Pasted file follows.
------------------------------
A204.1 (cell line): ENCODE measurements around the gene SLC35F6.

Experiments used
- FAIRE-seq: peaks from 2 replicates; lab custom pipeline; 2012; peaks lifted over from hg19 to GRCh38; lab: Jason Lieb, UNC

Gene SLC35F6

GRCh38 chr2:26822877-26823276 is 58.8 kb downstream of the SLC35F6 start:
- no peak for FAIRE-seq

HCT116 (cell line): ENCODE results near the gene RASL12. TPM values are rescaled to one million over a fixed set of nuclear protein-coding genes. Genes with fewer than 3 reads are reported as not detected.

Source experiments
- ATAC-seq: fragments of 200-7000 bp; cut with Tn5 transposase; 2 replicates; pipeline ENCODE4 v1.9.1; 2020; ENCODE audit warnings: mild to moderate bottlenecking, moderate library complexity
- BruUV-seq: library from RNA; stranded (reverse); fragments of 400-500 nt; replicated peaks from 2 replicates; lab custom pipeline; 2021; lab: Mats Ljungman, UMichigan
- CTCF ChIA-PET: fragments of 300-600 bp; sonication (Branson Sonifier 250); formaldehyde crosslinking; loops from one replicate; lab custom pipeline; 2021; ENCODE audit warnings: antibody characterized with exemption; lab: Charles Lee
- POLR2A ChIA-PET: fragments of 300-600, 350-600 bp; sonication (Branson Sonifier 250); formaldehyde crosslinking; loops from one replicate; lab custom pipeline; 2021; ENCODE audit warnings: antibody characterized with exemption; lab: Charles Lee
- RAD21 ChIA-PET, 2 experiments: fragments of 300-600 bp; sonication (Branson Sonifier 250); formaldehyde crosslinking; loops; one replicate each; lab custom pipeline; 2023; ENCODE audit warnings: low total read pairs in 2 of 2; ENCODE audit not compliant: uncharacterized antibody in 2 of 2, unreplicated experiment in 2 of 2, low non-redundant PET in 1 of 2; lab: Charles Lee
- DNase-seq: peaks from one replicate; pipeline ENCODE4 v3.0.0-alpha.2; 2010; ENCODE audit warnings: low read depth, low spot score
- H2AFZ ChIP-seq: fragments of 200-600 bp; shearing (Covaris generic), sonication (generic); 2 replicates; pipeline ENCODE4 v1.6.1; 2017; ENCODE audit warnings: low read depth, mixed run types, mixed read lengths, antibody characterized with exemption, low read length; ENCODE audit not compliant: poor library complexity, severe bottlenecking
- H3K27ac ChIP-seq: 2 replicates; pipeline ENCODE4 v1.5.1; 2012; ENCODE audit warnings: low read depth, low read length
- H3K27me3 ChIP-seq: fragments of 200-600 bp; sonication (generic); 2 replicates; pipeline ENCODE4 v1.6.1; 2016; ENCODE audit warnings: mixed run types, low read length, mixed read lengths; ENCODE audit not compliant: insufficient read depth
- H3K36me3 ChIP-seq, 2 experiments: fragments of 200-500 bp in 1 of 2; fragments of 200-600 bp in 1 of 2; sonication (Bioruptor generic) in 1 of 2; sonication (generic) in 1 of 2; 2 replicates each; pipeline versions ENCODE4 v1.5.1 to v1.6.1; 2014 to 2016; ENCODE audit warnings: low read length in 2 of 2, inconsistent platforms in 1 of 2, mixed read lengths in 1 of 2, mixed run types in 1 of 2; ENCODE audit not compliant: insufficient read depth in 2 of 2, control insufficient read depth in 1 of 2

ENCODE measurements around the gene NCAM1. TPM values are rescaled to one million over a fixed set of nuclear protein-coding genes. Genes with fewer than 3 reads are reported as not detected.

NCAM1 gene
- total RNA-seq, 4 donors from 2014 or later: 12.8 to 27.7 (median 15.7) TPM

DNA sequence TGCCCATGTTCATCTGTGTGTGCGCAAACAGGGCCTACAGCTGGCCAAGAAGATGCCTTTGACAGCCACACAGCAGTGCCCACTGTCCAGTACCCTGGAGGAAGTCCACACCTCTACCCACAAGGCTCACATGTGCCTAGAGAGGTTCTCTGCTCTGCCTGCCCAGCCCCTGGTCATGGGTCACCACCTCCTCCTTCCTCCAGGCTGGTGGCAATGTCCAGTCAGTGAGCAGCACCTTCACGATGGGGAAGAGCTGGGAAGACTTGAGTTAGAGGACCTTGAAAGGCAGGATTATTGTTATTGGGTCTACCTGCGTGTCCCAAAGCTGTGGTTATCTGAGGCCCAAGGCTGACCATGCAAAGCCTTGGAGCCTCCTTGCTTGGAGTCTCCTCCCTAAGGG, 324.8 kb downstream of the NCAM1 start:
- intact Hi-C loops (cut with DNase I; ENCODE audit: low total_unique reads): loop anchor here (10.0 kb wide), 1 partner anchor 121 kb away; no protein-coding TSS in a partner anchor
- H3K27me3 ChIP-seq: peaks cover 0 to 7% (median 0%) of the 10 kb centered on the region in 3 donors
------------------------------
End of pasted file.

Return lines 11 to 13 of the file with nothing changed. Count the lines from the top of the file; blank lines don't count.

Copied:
- CTCF ChIA-PET: fragments of 300-600 bp; sonication (Branson Sonifier 250); formaldehyde crosslinking; loops from one replicate; lab custom pipeline; 2021; ENCODE audit warnings: antibody characterized with exemption; lab: Charles Lee
- POLR2A ChIA-PET: fragments of 300-600, 350-600 bp; sonication (Branson Sonifier 250); formaldehyde crosslinking; loops from one replicate; lab custom pipeline; 2021; ENCODE audit warnings: antibody characterized with exemption; lab: Charles Lee
- RAD21 ChIA-PET, 2 experiments: fragments of 300-600 bp; sonication (Branson Sonifier 250); formaldehyde crosslinking; loops; one replicate each; lab custom pipeline; 2023; ENCODE audit warnings: low total read pairs in 2 of 2; ENCODE audit not compliant: uncharacterized antibody in 2 of 2, unreplicated experiment in 2 of 2, low non-redundant PET in 1 of 2; lab: Charles Lee